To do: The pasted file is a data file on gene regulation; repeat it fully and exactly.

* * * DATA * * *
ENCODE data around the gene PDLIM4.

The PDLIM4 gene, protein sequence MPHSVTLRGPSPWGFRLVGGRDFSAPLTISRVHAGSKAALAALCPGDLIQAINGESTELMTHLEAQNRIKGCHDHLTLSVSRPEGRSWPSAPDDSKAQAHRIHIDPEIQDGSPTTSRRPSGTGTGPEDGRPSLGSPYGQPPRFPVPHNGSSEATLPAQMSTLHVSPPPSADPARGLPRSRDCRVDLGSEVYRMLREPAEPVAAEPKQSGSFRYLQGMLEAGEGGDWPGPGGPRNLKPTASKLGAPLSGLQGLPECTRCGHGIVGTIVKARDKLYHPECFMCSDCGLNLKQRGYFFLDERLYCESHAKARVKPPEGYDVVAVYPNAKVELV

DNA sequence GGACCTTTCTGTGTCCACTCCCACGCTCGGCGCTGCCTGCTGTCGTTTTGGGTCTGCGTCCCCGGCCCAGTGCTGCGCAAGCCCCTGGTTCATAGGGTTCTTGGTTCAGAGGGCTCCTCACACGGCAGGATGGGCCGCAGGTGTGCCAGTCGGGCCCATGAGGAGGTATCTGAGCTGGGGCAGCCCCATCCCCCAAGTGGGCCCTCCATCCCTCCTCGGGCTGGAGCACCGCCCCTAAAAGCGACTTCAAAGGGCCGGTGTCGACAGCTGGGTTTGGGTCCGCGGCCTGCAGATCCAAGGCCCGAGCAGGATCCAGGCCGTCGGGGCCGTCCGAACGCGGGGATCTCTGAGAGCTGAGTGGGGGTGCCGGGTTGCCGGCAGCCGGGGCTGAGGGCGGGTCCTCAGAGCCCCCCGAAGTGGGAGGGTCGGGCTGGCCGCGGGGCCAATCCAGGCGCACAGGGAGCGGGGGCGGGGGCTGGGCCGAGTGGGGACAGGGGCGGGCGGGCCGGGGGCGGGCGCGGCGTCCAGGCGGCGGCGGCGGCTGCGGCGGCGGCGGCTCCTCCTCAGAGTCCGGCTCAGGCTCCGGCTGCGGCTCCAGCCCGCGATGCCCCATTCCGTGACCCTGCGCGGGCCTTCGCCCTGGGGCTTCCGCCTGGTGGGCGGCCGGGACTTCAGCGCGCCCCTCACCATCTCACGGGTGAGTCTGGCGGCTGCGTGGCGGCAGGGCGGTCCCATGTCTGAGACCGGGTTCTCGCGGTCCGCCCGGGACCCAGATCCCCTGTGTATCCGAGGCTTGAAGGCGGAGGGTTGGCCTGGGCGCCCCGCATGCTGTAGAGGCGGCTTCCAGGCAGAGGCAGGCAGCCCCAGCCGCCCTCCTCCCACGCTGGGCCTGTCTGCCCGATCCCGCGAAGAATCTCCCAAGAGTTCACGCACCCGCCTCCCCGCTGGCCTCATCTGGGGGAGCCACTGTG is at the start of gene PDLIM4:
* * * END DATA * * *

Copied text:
ENCODE data around the gene PDLIM4.

The PDLIM4 gene, protein sequence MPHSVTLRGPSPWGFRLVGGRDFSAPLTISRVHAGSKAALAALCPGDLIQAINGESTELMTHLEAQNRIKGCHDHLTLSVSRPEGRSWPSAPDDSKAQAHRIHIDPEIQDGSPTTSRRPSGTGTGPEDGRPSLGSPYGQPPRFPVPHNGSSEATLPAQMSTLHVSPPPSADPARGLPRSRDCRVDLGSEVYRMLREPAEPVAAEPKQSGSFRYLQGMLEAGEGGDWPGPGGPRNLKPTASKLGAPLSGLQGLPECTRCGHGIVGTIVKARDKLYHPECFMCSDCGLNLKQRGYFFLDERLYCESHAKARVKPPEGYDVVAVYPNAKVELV

DNA sequence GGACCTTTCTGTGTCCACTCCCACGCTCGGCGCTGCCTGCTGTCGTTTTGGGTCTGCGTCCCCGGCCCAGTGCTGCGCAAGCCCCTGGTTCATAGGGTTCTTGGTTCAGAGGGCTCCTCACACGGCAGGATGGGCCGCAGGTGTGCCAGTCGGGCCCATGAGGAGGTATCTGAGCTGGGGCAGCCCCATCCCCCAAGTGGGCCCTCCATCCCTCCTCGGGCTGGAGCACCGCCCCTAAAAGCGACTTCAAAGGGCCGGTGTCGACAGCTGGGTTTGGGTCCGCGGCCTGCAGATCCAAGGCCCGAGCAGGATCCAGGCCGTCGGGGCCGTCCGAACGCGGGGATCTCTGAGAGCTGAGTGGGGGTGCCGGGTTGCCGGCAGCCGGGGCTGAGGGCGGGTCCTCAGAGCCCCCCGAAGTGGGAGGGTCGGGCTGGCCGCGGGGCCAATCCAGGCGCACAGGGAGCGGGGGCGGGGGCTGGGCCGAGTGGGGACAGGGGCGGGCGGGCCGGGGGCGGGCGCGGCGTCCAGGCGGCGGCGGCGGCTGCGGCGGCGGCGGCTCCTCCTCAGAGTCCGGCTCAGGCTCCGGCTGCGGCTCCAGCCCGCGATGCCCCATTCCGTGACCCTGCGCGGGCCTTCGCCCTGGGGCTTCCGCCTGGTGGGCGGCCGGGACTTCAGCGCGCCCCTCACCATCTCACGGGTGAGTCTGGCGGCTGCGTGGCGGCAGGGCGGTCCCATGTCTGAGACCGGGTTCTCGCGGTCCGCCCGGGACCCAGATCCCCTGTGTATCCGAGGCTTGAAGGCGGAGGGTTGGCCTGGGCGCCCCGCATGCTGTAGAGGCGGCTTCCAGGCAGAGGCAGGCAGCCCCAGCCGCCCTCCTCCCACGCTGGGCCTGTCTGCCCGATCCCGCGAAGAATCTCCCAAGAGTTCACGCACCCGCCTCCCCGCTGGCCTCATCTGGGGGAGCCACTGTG is at the start of gene PDLIM4: